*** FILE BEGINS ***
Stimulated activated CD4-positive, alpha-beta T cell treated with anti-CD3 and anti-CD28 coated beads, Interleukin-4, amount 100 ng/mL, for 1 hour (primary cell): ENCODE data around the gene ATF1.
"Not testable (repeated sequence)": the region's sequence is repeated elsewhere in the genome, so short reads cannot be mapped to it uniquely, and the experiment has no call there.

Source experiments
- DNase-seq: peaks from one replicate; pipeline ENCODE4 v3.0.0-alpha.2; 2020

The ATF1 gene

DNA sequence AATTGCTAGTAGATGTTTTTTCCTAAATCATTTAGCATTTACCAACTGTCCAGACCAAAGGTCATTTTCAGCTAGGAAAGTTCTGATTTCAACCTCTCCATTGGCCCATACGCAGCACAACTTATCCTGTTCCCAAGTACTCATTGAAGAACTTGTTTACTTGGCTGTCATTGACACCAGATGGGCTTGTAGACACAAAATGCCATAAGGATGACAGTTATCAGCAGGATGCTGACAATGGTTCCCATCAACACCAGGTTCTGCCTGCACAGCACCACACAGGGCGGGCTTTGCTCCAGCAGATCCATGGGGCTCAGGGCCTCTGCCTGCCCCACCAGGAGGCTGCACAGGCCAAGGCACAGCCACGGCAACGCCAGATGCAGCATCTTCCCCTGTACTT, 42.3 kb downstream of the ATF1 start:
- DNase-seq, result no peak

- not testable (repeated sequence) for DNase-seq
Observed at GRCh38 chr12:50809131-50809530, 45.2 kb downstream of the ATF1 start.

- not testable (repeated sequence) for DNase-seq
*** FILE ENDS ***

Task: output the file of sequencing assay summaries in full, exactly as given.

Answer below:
Stimulated activated CD4-positive, alpha-beta T cell treated with anti-CD3 and anti-CD28 coated beads, Interleukin-4, amount 100 ng/mL, for 1 hour (primary cell): ENCODE data around the gene ATF1.
"Not testable (repeated sequence)": the region's sequence is repeated elsewhere in the genome, so short reads cannot be mapped to it uniquely, and the experiment has no call there.

Source experiments
- DNase-seq: peaks from one replicate; pipeline ENCODE4 v3.0.0-alpha.2; 2020

The ATF1 gene

DNA sequence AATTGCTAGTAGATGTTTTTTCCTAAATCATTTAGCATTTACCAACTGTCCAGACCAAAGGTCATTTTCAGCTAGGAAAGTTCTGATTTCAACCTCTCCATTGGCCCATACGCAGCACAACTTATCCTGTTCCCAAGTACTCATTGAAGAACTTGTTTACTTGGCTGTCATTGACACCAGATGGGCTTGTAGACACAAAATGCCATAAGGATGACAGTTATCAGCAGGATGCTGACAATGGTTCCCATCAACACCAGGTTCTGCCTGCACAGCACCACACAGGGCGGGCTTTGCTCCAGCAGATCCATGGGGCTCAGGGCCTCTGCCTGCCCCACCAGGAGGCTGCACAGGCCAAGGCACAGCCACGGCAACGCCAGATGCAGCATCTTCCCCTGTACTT, 42.3 kb downstream of the ATF1 start:
- DNase-seq, result no peak

- not testable (repeated sequence) for DNase-seq
Observed at GRCh38 chr12:50809131-50809530, 45.2 kb downstream of the ATF1 start.

- not testable (repeated sequence) for DNase-seq